AWFJ Women On Film – “Hereafter” – Review by Susan Granger

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The elegance and versatility of 80 year-old Clint Eastwood never ceases to amaze, along with his remarkable productivity, including “Invictus,” “Gran Torino,” “Million Dollar Baby,” “Changeling,” “Letters from Iwo Jima,” “Flags of Our Fathers,” and “Mystic River.” His latest – and most unconventional – challenge is a tantalizing, melancholy meditation on mortality and the afterlife.

The story begins in 2004 in a tropical beach resort in Indonesia, where French TV news anchor Marie Lelay (Belgian-born European actress Cecile de France), vacationing with her lover/colleague, nearly drowns in the monstrous Indian Ocean tsunami; when she returns to Paris, she’s haunted by vague, inexplicable, paranormal visions and discovers that her life has changed completely. (This opening segment is entirely, disconcertingly, in French with English subtitles.) Then in London, a shy, lonely lad, Marcus, mourns the accidental death of his identical twin brother, Jason (both schoolboys are alternately played by George and Frankie McLaren), along with inability of his junkie, working-class mother to take proper care of him; desperate to contact Jason, young Marcus ventures into the British psychic community that’s obviously filled with fakes and frauds. And in San Francisco, George Lonegan (Matt Damon) is an authentic but anguished psychic who has discovered that his bizarre ‘gift’ alienates him from those around him, leaving him spending his nights at home alone, listening to audio recordings of Charles Dickens novels, longing for companionship and understanding, particularly with flirtatious Melanie (Bryce Dallas Howard) whom he meets in a cooking class. As George astutely observes, “A life that’s all about death is no life at all.”

Screenwriter Peter Morgan (“Frost/Nixon,” “The Queen”) artfully interweaves the three diverse – but tormented – storylines which eventually, metaphysically converge, somewhat reminiscent of “Crash” and “Babel.” Cinematographer Tom Stern subtly, handsomely differentiates the respective settings and the CGI/FX tsunami is horrifyingly breathtaking. Plus, Eastwood’s original musical score complements each scene.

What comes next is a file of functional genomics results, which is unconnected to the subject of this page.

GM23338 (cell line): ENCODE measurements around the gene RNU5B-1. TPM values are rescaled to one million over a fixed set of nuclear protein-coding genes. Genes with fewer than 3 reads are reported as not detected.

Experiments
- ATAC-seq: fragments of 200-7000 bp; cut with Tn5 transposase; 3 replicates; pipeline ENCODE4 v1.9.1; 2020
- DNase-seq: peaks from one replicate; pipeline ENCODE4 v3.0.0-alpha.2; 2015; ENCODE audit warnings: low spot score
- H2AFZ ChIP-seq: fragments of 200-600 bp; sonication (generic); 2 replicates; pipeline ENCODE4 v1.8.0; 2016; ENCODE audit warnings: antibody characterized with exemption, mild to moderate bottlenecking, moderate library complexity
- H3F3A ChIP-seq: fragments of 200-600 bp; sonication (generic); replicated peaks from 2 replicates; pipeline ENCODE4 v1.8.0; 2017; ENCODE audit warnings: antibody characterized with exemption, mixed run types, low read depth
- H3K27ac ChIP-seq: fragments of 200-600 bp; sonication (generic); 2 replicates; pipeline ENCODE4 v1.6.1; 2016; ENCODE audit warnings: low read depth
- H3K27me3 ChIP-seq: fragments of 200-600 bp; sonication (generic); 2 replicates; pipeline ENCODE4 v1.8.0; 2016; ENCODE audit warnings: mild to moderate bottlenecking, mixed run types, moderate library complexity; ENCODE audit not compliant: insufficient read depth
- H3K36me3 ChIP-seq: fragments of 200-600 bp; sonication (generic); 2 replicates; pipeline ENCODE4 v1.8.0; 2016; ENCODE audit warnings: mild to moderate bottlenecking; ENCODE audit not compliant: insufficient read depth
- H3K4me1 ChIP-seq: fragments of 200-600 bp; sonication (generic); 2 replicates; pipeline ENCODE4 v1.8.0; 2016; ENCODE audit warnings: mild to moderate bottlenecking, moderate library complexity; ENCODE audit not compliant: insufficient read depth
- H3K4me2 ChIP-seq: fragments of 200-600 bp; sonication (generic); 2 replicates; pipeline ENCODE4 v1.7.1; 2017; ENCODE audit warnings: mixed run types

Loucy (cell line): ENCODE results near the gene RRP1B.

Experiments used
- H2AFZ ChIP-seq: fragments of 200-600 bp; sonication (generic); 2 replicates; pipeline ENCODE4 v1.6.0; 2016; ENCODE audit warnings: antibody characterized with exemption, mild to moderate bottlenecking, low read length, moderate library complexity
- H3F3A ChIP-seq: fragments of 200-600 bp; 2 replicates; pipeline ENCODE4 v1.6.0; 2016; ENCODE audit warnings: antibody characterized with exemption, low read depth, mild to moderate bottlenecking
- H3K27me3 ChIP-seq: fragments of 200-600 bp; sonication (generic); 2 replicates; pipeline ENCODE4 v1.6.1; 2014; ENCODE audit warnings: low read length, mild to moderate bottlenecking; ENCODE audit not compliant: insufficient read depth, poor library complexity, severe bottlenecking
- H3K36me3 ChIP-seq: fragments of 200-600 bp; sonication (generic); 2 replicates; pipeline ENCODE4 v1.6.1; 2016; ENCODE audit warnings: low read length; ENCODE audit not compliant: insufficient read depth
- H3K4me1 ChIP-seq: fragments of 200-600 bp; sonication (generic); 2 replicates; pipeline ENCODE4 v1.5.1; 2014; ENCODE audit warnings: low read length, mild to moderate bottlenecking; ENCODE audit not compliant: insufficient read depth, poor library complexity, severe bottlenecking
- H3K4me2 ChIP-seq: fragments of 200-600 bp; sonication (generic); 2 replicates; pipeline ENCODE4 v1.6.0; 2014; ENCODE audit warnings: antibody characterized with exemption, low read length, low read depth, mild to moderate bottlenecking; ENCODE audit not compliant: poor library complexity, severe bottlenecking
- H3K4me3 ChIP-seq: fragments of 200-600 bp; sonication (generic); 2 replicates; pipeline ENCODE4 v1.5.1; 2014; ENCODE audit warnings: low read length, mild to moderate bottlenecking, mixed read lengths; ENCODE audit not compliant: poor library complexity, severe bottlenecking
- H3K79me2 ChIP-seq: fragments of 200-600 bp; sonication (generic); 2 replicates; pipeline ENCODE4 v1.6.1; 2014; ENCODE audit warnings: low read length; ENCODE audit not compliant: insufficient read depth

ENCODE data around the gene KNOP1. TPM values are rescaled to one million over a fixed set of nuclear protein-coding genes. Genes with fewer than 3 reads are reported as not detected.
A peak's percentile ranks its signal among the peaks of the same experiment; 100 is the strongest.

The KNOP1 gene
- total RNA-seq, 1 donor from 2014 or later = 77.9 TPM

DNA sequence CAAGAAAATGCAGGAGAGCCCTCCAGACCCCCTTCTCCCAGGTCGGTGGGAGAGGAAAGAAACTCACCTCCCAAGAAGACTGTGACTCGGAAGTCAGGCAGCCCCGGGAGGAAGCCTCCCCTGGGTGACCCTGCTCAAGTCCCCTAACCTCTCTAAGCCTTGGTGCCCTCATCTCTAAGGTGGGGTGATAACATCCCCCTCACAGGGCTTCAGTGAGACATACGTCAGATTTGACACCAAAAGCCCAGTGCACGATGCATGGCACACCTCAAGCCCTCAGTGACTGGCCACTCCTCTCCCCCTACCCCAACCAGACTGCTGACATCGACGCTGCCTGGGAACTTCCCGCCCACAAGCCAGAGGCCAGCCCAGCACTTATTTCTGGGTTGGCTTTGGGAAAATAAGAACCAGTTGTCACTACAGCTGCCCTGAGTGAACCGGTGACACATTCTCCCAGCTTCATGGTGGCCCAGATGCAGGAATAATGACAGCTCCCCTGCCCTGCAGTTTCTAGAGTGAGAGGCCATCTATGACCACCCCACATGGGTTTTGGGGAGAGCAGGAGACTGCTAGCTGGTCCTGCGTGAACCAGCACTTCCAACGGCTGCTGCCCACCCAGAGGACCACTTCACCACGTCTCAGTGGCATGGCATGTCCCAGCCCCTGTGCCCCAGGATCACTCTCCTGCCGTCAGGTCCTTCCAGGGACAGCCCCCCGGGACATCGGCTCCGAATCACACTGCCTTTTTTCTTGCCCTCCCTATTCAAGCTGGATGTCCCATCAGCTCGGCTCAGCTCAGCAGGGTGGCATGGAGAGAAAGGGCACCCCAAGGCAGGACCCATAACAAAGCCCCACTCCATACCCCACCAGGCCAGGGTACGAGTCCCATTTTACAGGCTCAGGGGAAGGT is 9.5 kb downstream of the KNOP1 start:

On the Granger Movie Gauge of 1 to 10, “Hereafter” is a pensive, leisurely yet curiously compelling, spiritual 7, attempting to simplistically explore the eternal, intangible unknown, ultimately emerging as unenlightening and unfulfilling.

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Susan Granger

Susan Granger

Susan Granger is a product of Hollywood. Her natural father, S. Sylvan Simon, was a director and producer at R.K.O., M.G.M. and Columbia Pictures; her adoptive father, Armand Deutsch, produced movies at M.G.M. As a child, Susan appeared in movies with Abbott & Costello, Red Skelton, Lucille Ball, Margaret O'Brien and Lassie. She attended Mills College in California, studying journalism with Pierre Salinger, and graduated from the University of Pennsylvania, Phi Beta Kappa, with highest honors in journalism. During her adult life, Susan has been on radio and television as an anchorwoman and movie/drama critic. Her newspaper reviews have been syndicated around the world, and she has appeared on American Movie Classics cable television. In addition, her celebrity interviews and articles have been published in REDBOOK, PLAYBOY, FAMILY CIRCLE, COSMOPOLITAN, WORKING WOMAN and THE NEW YORK TIMES, as well as in PARIS MATCH, ELLE, HELLO, CARIBBEAN WORLD, ISLAND LIFE, MACO DESTINATIONS, NEWS LIMITED NEWSPAPERS (Australia), UK DAILY MAIL, UK SUNDAY MIRROR, DS (France), LA REPUBBLICA (Italy), BUNTE (Germany), VIP TRAVELLER (Krisworld) and many other international publications through SSG Syndicate. Susan also lectures on the "Magic and Mythology of Hollywood" and "Don't Take It Personally: Conquering Criticism and other Survival Skills," originally published on tape by Dove Audio.